Patient education: What to do after a tick bite to prevent Lyme disease (Beyond the Basics)
- Linden Hu, MD
Linden Hu, MD
- Professor of Medicine
- Tufts University School of Medicine
TICK BITE OVERVIEW
There are many different types of ticks in the United States, some of which are capable of transmitting infections. The risk of developing these infections depends upon the geographic location, season of the year, type of tick, and, for Lyme disease, how long the tick was attached to the skin.
While many people are concerned after being bitten by a tick, the risk of acquiring a tick-borne infection is quite low, even if the tick has been attached, fed, and is actually carrying an infectious agent. Ticks transmit infection only after they have attached and then taken a blood meal from their new host. A tick that has not attached (and therefore has not yet become engorged from its blood meal) has not passed any infection. Since the deer tick that transmits Lyme disease must feed for >36 hours before transmission of the spirochete, the risk of acquiring Lyme disease from an observed tick bite, for example, is only 1.2 to 1.4 percent, even in an area where the disease is common.
The organism that causes Lyme disease, Borrelia burgdorferi, lies dormant in the inner aspect of the tick's midgut. The organism becomes active only after exposure to the warm blood meal entering the tick's gut. Once active, the organism enters the tick's salivary glands. As the tick feeds, it must get rid of excess water through the salivary glands. Thus, the tick will literally salivate organisms into the wound, thereby passing the infection to the host.
If a person is bitten by a deer tick (the type of tick that carries Lyme disease), a healthcare provider will likely advise one of two approaches:
●Observe and treat if signs or symptoms of infection develop
●Treat with a preventive antibiotic immediately
There is no benefit of blood testing for Lyme disease at the time of the tick bite; even people who become infected will not have a positive blood test until approximately two to six weeks after the infection develops (post-tick bite).
The history of the tick bite will largely determine which of these options is chosen. Before seeking medical attention, the affected person or household member should carefully remove the tick and make note of its appearance (picture 1). Only the Ixodes species of tick, also known as the deer tick, causes Lyme disease.
HOW TO REMOVE A TICK
The proper way to remove a tick is to use a set of fine tweezers and grip the tick as close to the skin as is possible. Do not use a smoldering match or cigarette, nail polish, petroleum jelly (eg, Vaseline), liquid soap, or kerosene because they may irritate the tick and cause it to behave like a syringe, injecting bodily fluids into the wound.
The proper technique for tick removal includes the following:
●Use fine tweezers to grasp the tick as close to the skin surface as possible.
●Pull backwards gently but firmly, using an even, steady pressure. Do not jerk or twist.
●Do not squeeze, crush, or puncture the body of the tick, since its bodily fluids may contain infection-causing organisms.
●After removing the tick, wash the skin and hands thoroughly with soap and water.
●If any mouth parts of the tick remain in the skin, these should be left alone; they will be expelled on their own. Attempts to remove these parts may result in significant skin trauma.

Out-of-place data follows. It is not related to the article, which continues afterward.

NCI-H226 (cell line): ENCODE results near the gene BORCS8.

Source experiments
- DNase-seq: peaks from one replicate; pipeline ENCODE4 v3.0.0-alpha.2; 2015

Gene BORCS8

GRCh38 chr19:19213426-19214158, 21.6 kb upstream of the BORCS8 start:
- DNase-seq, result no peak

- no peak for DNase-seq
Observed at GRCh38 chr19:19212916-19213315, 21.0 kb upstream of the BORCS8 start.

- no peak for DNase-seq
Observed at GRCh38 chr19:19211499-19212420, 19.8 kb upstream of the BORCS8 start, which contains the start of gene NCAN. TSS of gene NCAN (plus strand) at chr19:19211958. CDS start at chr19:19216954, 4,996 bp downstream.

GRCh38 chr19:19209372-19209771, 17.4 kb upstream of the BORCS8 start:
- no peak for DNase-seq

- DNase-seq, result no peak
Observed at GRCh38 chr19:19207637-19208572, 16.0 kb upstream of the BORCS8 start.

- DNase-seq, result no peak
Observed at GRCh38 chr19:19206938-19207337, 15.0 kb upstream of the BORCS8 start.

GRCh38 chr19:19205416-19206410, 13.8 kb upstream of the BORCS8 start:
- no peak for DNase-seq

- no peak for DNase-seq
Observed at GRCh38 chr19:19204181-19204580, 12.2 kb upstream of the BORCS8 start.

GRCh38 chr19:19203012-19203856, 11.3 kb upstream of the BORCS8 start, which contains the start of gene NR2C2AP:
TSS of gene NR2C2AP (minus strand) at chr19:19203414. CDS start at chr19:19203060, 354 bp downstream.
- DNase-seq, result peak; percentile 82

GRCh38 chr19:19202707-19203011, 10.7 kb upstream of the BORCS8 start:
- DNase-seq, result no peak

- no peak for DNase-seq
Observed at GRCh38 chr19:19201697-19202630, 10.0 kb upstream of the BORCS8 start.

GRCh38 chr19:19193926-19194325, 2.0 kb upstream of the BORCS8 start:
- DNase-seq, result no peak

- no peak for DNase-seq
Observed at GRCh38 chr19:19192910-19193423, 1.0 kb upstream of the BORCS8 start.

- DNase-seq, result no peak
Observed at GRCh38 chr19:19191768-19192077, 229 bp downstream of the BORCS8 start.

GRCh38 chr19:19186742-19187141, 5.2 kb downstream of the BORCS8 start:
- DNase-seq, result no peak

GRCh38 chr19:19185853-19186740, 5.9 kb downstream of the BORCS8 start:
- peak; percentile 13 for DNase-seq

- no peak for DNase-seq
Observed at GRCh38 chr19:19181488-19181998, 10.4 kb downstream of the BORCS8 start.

AFTER THE TICK IS REMOVED
Tick characteristics — It is helpful if the person can provide information about the size of the tick, whether it was actually attached to the skin, if it was engorged (that is, full of blood), and how long it was attached.
●Ticks that are brown and approximately the size of a poppy seed or pencil point are deer ticks. These can transmit Borrelia burgdorferi (the bacterium that causes Lyme disease) and a number of other tick-borne infections, including babesiosis and anaplasmosis. Borrelia burgdorferi infected deer ticks live primarily in the northeast and mid-Atlantic region (Maine to Virginia) and in the midwest (Minnesota and Wisconsin) region of the United States, and less commonly in the western US (northern California).
●Ticks that are brown with a white collar and about the size of a pencil eraser are more likely to be dog ticks (Dermacentor species). These ticks do not carry Lyme disease, but can rarely carry another tick-borne infection called Rocky Mountain spotted fever that can be serious or even fatal.
●A brown to black tick with a white splotch on its back is likely a female Amblyomma americanum (Lone Star tick; named after the white splotch) (picture 2). This species of tick has been reported to spread an illness called STARI (southern tick-associated rash illness). STARI causes a rash that is similar to the erythema migrans rash, but without the other features of Lyme disease. Although this rash is thought to be caused by an infection, a cause for the infection has not yet been identified. This type of tick can also carry and transmit another infection called human monocytic ehrlichiosis.
●A tick that was not attached, was easy to remove or just walking on the skin, and was still flat and tiny and not full of blood when it was removed could not have transmitted Lyme disease or any other infection since it had not yet taken a blood meal.
●Only ticks that are attached and have finished feeding or are near the end of their meal can transmit Lyme disease. After arriving on the skin, the tick that spreads Lyme disease usually takes 24 hours before feeding begins.
●Even if a tick is attached, it must have taken a blood meal to transmit Lyme disease. At least 36 to 48 hours of feeding is required for a tick to have fed and then transmit the bacterium that causes Lyme disease. After this amount of time, the tick will be engorged (full of blood). An engorged tick has a globular shape and is larger than an unengorged one.
●It is not clear how long a tick needs to be attached to transmit bacteria other than Borrelia burgdorferi.
Need for treatment — The clinician will review the description of the tick, along with any physical symptoms, to decide upon a course of action. The Infectious Diseases Society of America (IDSA) recommends preventive treatment with antibiotics only in people who meet ALL of the following criteria: